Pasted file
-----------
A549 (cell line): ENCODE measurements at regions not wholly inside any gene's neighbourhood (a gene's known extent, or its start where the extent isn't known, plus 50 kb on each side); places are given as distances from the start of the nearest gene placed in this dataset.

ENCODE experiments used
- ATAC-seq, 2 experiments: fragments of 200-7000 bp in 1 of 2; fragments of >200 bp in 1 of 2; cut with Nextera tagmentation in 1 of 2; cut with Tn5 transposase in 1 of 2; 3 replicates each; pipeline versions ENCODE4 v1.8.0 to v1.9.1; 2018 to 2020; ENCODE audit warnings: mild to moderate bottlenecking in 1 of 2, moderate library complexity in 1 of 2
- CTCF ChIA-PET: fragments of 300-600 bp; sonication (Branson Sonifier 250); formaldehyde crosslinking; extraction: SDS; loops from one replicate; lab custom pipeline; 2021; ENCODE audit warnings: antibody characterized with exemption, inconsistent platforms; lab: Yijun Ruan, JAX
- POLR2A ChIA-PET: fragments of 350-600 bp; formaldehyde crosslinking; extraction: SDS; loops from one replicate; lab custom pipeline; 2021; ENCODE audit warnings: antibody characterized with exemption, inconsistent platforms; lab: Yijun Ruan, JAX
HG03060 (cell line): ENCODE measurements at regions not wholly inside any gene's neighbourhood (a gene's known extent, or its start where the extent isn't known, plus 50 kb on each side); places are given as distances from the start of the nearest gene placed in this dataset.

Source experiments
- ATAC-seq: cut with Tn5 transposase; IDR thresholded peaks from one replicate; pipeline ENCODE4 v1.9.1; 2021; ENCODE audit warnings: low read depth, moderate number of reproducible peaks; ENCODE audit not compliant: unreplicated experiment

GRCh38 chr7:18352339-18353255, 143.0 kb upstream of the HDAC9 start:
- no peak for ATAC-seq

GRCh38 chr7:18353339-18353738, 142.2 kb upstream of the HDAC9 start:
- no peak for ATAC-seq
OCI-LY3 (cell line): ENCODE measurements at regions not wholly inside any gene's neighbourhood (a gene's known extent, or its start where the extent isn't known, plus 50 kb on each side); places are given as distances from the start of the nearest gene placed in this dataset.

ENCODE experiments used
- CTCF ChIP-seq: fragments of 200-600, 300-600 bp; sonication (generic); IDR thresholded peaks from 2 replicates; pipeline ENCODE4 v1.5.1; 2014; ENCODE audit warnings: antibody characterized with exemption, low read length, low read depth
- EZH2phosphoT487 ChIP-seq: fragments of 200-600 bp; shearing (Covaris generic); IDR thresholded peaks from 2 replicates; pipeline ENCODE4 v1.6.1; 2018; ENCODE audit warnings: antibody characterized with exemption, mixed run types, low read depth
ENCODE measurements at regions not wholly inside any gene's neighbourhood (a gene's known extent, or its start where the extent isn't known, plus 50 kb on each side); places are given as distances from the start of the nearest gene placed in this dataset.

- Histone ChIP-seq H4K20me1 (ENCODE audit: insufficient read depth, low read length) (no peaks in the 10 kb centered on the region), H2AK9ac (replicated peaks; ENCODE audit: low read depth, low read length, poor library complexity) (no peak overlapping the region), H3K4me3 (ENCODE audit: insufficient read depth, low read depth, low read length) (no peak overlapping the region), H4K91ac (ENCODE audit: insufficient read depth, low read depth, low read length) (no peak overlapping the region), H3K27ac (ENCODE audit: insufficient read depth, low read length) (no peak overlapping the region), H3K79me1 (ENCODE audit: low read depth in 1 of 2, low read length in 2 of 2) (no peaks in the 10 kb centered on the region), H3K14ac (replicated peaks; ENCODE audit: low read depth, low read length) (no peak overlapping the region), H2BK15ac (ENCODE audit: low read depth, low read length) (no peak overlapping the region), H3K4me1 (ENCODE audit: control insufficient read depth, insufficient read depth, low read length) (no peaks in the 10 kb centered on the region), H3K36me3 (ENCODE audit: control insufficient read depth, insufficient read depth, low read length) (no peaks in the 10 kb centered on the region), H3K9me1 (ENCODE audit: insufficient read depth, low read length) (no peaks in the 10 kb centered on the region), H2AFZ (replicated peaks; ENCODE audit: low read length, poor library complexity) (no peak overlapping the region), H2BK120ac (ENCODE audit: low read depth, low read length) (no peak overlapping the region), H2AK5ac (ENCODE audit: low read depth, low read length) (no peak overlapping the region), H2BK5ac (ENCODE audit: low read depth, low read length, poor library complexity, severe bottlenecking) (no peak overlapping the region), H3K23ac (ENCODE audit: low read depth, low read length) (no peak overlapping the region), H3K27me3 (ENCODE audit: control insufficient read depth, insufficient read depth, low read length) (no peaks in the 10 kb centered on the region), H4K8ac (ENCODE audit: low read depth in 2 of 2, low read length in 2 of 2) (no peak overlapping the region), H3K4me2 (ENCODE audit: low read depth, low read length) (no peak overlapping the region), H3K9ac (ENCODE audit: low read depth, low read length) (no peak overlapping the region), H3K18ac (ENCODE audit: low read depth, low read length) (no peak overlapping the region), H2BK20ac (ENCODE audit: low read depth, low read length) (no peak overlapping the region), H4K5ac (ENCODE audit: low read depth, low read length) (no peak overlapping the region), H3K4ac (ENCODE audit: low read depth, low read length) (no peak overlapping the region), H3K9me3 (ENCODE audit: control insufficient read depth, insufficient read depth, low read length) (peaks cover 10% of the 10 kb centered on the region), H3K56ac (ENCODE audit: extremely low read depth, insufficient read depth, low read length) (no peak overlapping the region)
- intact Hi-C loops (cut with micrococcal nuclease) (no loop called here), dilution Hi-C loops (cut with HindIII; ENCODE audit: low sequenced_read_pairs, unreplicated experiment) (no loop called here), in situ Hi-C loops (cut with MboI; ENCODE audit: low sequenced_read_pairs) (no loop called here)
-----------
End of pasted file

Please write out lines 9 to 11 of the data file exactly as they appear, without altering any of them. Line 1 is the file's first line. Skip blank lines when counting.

GRCh38 chr7:18352339-18353255, 143.0 kb upstream of the HDAC9 start:
- no peak for ATAC-seq

GRCh38 chr7:18353339-18353738, 142.2 kb upstream of the HDAC9 start: